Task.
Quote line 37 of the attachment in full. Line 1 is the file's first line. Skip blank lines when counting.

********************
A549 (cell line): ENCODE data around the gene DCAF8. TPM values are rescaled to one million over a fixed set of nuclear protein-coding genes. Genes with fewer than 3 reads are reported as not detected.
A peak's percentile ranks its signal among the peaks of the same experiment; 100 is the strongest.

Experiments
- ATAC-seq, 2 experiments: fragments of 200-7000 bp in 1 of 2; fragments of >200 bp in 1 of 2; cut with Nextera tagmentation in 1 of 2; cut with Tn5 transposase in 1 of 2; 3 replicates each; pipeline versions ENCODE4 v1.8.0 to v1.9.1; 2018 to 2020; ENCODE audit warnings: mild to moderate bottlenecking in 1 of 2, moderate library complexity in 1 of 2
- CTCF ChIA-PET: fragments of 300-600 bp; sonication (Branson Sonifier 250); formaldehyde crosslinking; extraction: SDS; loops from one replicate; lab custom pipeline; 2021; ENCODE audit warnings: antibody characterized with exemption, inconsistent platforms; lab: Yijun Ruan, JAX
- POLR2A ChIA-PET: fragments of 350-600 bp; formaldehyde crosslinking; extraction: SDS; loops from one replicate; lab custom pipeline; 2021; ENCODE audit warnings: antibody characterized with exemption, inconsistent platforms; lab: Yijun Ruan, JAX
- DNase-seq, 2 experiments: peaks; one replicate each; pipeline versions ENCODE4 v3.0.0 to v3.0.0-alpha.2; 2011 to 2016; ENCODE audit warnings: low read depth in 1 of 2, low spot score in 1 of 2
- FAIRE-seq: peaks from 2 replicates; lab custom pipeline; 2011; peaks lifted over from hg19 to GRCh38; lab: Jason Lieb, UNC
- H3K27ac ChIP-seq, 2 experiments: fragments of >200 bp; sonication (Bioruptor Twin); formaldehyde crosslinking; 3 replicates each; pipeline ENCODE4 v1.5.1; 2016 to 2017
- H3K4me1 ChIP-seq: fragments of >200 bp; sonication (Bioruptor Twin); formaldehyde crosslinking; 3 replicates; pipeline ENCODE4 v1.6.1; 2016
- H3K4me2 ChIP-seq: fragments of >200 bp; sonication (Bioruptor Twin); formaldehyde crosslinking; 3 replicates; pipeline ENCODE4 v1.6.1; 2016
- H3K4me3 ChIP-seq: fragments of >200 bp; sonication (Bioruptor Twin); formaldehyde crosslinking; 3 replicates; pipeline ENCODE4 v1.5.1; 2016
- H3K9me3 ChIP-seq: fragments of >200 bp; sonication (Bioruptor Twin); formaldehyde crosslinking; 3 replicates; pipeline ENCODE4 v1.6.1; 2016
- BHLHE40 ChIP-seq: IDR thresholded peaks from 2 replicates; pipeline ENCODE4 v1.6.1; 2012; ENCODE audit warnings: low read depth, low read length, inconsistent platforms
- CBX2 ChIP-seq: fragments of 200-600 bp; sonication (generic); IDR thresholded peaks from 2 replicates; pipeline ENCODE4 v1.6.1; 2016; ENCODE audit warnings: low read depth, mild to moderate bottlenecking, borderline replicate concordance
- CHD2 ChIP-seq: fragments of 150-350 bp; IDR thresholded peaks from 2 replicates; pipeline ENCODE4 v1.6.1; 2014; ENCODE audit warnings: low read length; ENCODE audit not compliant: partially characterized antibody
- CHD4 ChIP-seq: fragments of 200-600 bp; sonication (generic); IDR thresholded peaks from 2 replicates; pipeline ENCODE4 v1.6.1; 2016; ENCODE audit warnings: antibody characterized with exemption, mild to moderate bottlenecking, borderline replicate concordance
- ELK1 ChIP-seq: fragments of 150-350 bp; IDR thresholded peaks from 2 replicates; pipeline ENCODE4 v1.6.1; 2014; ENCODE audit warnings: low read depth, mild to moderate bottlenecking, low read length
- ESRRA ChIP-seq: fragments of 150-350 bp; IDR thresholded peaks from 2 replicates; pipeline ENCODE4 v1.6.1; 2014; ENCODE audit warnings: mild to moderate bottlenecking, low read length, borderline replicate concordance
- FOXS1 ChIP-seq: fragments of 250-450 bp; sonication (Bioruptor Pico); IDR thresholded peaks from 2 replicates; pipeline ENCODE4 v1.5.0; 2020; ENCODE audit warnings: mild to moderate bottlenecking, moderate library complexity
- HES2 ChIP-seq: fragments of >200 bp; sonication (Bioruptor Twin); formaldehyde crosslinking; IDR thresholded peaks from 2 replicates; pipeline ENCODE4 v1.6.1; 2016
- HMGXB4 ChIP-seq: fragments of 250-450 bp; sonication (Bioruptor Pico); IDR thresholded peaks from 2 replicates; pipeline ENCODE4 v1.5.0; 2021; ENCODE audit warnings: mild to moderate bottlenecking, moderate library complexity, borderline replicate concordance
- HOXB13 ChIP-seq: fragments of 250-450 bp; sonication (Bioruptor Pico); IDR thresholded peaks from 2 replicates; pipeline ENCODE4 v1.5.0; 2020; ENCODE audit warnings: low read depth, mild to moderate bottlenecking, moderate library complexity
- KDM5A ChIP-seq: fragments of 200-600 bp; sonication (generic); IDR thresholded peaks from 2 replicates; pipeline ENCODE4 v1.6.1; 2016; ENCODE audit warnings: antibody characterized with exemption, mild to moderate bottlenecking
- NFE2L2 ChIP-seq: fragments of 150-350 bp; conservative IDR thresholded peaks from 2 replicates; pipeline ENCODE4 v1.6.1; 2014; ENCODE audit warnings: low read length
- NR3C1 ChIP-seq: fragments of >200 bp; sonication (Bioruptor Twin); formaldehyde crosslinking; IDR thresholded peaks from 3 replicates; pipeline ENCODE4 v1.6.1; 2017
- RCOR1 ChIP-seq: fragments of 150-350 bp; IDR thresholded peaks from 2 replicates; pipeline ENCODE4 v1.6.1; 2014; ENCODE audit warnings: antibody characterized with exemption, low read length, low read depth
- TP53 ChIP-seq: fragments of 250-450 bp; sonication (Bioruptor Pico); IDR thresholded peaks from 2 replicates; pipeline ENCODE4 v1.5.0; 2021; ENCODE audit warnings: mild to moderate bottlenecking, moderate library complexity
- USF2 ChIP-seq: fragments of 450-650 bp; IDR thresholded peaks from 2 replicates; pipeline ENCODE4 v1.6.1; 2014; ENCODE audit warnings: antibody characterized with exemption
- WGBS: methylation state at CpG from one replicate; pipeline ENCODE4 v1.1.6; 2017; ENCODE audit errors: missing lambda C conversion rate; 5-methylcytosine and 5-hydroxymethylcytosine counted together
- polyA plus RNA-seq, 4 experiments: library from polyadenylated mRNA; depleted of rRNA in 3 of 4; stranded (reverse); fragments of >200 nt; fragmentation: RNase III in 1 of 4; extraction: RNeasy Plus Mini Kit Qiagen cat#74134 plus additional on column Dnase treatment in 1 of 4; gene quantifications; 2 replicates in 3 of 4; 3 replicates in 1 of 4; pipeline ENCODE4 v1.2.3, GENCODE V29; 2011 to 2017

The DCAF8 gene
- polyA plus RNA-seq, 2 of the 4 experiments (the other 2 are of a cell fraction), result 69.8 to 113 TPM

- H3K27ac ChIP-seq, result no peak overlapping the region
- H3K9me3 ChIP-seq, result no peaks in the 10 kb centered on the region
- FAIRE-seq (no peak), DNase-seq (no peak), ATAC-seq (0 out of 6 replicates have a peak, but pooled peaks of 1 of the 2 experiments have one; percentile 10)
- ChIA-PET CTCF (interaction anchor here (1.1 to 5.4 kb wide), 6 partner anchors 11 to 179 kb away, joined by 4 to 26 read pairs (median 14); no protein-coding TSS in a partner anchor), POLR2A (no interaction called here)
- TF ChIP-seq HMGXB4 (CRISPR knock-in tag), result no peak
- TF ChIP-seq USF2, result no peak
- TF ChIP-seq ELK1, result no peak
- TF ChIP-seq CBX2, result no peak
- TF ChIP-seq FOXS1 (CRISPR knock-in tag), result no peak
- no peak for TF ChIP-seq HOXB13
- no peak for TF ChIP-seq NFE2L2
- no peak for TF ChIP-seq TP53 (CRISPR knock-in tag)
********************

- ChIA-PET CTCF (interaction anchor here (1.1 to 5.4 kb wide), 6 partner anchors 11 to 179 kb away, joined by 4 to 26 read pairs (median 14); no protein-coding TSS in a partner anchor), POLR2A (no interaction called here)